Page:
Taking large, concentrated positions is extremely risky. Granted, if you take the right side of a trade, large positions generate incredible gains. However, guess wrong and your capital is eliminated. No one can always be on the right side of the market, so the goal should be to protect capital and have the ability to invest in the future.
To mange this risk, most investors diversify their portfolios. Although diversification makes sense, it also causes confusion. The main problem with determining an asset allocation strategy is that during times of crisis, correlations merge and what was thought of as a well-diversified portfolio shows its true risk. Any investor who bought different mutual funds for diversification and discovered that all the managers held similar stocks can relate to this experience.
Harry Markowitz earned the Nobel Prize for his work that led to the Modern Portfolio Theory (MPT). As the background for diversification, MPT offers a model to build a portfolio. However, before doing some math and settling on a strategy, you should familiarize yourself with the five main rules of MPT. They are:
- Number of securities – When you expand the number of securities in your portfolio, risk drops and expected return increases. However, there are limits to this strategy. Academic studies show that once you reach thirty different items, further risk reduction is eliminated.
- Covariance rules – Most investors look at individual securities to determine risk. Within a portfolio the important factor is not the riskiness of individual names, but how these stocks react to one another. If you have two stocks that are extremely risky, but move in opposite directions on a daily basis, a portfolio with fifty percent of your money in each would be very safe. Look past individual risk and focus on total portfolio risk.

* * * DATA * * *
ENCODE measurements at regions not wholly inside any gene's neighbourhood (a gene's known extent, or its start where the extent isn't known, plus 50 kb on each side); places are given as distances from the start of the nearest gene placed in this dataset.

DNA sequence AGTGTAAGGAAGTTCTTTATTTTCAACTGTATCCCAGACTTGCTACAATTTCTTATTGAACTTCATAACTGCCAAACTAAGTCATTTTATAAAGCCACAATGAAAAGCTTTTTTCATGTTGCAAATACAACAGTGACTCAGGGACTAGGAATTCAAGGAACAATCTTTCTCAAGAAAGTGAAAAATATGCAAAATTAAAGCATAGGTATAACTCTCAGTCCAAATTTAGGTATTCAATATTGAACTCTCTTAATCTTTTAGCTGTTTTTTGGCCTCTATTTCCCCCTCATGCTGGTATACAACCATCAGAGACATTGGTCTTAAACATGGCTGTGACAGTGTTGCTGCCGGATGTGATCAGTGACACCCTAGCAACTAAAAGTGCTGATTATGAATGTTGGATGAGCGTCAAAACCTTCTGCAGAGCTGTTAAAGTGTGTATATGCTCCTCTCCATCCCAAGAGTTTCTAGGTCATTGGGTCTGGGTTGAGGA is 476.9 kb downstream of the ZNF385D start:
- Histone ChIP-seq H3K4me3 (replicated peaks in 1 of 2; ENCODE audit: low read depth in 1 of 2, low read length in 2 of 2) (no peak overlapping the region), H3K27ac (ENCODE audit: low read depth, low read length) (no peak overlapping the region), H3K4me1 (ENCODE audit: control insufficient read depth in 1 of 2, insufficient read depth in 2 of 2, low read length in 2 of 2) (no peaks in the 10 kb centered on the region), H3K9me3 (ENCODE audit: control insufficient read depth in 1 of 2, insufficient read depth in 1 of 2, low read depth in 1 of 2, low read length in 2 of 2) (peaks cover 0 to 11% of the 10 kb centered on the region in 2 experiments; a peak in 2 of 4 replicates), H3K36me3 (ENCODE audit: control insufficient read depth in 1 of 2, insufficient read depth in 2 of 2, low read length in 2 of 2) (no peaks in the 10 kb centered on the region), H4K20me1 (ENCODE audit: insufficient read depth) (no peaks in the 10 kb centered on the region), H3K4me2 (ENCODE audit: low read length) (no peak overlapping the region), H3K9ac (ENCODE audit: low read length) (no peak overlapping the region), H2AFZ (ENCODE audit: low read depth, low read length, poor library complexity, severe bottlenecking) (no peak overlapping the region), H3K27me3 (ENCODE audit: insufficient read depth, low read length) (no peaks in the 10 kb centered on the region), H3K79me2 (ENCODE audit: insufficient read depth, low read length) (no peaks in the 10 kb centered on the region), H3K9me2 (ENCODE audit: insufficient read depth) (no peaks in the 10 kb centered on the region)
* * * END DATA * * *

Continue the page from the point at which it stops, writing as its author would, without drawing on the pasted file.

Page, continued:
- Efficient Frontier – The efficient frontier is the combination of assets that offers the highest expected return for a given risk level. All portfolios must reside on this point. Select a risk profile and then see what portfolio will do best. Any other choice is suboptimal and should be avoided.
- Volatility – MPT is based on a risk/reward tradeoff. Using volatility as a proxy for risk, the formula is sensitive to this input. A volatility assumption that dramatically differs from what actually occurs leads to unexpected outcomes.
- Looking forward – MPT is sensitive to your data inputs. Investors who properly gauge future volatility and the resulting covariance between securities will have an optimal portfolio. While we must look to the past for guidance, the important factor is what occurs in the future.
MPT offers an excellent method for building, monitoring, and managing portfolios. Understand the five main rules of MPT and you will see risk reduced and gains increased, and avoid unexpected negative surprises.
Sean Hannon, CFA, CFP is a professional fund manager.
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